It was no surprise to me to read that the paper concluded that the “returns are highest for primary education, the general curricula, the education of women, and countries with the lowest per capital income” and “that primary education continues to exhibit the highest social profitability in all world regions”. Considering that there isn’t much empirical evidence on the social benefits of education, and considering that the social rate of return estimates are usually just based on the monetary costs and benefits of education, it is obvious that these benefits are lower than what they actually are. There needs to be an extensive effort to look at the social benefits beyond just money. There are far more important social benefits such as the saving of human life and the bettering of human wellbeing. This, I would argue, is more important than just money. One aspect of the paper that I found to be especially interesting was the discussion of credential effects vs earnings premium. The difference between the idea that the increase in earnings are due to increased productivity from schooling (human capital) vs the idea of the screening hypothesis that employers select workers with higher qualifications to reduce their risk of hiring someone with a lower capacity to learn seems to be difficult to differentiate. It makes sense that people would be more productive if they were more educated. It also makes sense that employers would choose workers with higher qualifications to reduce their risk of hiring someone with a lower productivity rate. Layard and Psacharopoulos found no support of the screening hypothesis as they differentiated between the weak version of screening when hiring and the stronger version of screening after years on the job. I am curious as to why this data contradicts other evidence that shows the earning gap between more and less educated workers increases over time. I think it is important to note that just because someone is less educated does not mean that they do not have the ability to have high productivity. From this, I think it is also important to realize the importance of making education accessible to everyone and not just those who can afford it. Another aspect that I think deserves attention is the idea that, because of modernization, it is extremely difficult to compare our future to our past. Relying on the past to assess current investment decisions requires too many assumptions that do not hold true. Wage patterns have changed as has the stability of the economic environment. In this regard we also need to consider the race between technology and education - and technology’s fast pace. In all, I think we should learn from Chile’s “voucher school” and Colombia’s lottery system and understand that spending on human capital is a good investment.
Toggle Commented Oct 22, 2020 on For Friday's Discussion at Jolly Green General
Duflo’s paper brought up many interesting aspects of gender inequality and economic development. One of the most important points of this paper, I would argue, is the argument that “equality between women and men is a desirable goal in itself”. Yes, equality can have positive effects on society and accelerate development, but equality is intrinsically valuable in and of itself. One thing that surprised me was that Ali et al. found that “there is no difference in the ways that girls and boys are treated by health practitioners once they reach the facility”. I don’t know the literature or have any real evidence to support my thinking, but I have heard conversations about unfair treatments that take place within doctors offices. I hope that this isn’t the case, but I would find it surprising if parents had biases towards which child gets treatment and doctors who are living in the same society as these parents didn’t have similar biases as to which child gets better treatment. I also thought the topic of technology was interesting. In terms of sex-selective abortion and technology that enables that to even exist, I am curious to see if further technological advances will increase this inequality. When I was reading about this, I began to think about genetically altered embryos. Perhaps this technology would result in even more families choosing to have girls if they have the power to do so. Also, the discussion of implicit bias was disappointing as well as interesting. It is difficult to make changes to problems that are so deeply, and implicitly, ingrained in us. While both men and women have these implicit biases, women are facing more of the repercussions. Spencer, Steele, and Quinn concluded that “girls have accepted and internalized the bias… and give up”. As the VP debate took place last night, I think it is especially important right now that we realize how different the perceptions are of men and women in political power. As the essay points out, many experiences have shown that, “holding performance constant, women leaders are evaluated more negatively than male leaders.” As seen with Kamala Harris, she has to continually stand up for herself and be overly cautious of making any kind of mistake. I think the most ironic example of the inefficiency of gender inequality is Udry’s study of fertilizer use. In Burkina Faso, women have ownership of their own plots within their marriage, but couples purchase communal inputs, such as fertilizer, together. It is evident, though, than men’s plots are much more productive than women’s plots. This is due to more fertilizer used on men’s plots. The effectiveness of using fertilizer, however, declines with how much is used. So, it would be better to use a little fertilizer on both women’s and men’s plots. Overall, this is not what is happening even though “household producing might increase by 6% just by reallocating the same amount of fertilizer and labor.” This is just one example of the inefficiency of gender inequality and clearly illustrates “the fact that women have insecure property right leads to sheer waste and literally makes families poorer".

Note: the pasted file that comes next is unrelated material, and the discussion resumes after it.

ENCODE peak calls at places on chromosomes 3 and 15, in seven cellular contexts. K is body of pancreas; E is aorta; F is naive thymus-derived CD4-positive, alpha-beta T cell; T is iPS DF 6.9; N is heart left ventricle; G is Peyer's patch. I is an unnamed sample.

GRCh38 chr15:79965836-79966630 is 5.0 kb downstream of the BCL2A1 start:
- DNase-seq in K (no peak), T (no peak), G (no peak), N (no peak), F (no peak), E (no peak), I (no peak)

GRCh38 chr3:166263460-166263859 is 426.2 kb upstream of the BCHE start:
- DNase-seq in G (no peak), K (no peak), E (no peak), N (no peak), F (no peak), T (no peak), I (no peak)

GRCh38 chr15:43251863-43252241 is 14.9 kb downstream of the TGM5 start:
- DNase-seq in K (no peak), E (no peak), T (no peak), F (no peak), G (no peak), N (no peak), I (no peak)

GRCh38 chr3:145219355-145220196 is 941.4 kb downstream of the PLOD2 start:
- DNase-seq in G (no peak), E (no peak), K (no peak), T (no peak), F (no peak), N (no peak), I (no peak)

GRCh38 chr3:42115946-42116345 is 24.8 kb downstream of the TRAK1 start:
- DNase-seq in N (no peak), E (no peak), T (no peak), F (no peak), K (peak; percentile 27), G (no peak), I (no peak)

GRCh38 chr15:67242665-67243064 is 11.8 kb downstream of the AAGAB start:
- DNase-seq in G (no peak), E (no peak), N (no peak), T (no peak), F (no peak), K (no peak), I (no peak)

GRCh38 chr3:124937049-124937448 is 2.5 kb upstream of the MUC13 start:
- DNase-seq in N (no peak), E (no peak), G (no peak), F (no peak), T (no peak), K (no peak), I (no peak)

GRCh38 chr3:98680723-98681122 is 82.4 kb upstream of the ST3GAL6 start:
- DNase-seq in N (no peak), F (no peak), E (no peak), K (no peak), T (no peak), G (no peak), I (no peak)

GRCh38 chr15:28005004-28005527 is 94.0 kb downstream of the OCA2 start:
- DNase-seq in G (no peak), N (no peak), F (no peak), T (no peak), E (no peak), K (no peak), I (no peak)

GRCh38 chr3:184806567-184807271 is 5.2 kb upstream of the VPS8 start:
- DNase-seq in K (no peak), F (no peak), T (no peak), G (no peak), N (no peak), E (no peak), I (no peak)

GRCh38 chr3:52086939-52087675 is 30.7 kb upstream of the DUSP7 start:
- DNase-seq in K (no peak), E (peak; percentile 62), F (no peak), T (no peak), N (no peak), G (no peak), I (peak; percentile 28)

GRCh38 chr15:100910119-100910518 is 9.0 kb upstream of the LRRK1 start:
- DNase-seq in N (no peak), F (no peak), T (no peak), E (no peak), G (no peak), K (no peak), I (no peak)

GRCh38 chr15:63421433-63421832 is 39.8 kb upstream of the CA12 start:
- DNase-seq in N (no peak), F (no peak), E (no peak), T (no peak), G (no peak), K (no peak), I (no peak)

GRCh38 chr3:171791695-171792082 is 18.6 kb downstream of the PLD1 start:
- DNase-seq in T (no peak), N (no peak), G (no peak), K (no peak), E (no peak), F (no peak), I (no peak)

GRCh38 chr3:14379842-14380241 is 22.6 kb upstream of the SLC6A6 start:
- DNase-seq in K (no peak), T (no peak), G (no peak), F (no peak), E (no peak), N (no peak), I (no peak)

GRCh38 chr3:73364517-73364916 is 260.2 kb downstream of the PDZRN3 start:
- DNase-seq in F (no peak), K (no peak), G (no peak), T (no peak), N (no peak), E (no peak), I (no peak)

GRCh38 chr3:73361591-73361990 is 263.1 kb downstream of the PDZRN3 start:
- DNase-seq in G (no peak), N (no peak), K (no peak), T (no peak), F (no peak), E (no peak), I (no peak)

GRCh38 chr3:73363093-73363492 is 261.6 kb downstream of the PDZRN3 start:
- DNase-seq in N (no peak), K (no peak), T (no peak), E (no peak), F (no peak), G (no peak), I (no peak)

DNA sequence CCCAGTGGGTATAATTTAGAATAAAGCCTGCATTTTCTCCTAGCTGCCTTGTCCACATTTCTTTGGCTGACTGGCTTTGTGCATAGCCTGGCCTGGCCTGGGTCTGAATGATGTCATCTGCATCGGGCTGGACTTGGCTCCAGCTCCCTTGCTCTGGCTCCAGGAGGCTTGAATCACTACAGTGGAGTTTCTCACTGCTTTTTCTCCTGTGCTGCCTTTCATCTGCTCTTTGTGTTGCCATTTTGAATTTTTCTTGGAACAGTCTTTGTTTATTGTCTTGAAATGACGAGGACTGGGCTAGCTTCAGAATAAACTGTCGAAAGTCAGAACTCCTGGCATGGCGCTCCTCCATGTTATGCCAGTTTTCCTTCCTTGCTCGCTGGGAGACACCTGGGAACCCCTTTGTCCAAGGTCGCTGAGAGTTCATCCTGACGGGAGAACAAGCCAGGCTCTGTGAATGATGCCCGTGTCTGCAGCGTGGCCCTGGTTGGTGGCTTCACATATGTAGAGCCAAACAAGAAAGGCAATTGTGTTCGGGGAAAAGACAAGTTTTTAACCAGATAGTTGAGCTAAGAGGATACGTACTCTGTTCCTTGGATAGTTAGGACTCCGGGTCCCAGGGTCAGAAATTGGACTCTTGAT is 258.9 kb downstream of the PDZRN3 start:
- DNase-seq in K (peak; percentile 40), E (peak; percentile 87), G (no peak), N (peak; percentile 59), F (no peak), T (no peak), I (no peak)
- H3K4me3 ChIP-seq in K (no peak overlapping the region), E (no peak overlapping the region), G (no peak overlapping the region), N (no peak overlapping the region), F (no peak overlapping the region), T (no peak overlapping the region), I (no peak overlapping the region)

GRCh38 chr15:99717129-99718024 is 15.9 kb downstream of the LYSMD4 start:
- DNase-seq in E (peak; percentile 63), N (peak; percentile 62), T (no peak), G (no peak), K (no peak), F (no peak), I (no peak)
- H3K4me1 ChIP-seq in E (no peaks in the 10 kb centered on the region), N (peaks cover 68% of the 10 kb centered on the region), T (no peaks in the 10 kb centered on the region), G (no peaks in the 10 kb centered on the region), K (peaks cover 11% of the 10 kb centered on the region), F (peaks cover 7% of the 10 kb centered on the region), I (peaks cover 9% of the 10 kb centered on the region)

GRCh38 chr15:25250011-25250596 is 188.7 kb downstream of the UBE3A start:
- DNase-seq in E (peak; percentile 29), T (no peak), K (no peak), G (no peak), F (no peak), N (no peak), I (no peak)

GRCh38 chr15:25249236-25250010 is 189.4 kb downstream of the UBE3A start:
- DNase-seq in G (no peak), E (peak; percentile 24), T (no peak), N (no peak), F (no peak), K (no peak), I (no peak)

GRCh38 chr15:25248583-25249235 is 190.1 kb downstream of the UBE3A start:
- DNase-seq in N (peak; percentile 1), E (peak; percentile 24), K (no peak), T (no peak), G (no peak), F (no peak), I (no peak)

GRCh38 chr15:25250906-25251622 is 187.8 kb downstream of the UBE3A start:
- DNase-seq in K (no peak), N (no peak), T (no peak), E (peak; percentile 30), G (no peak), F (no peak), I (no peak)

Toggle Commented Oct 8, 2020 on Duflo for Friday at Jolly Green General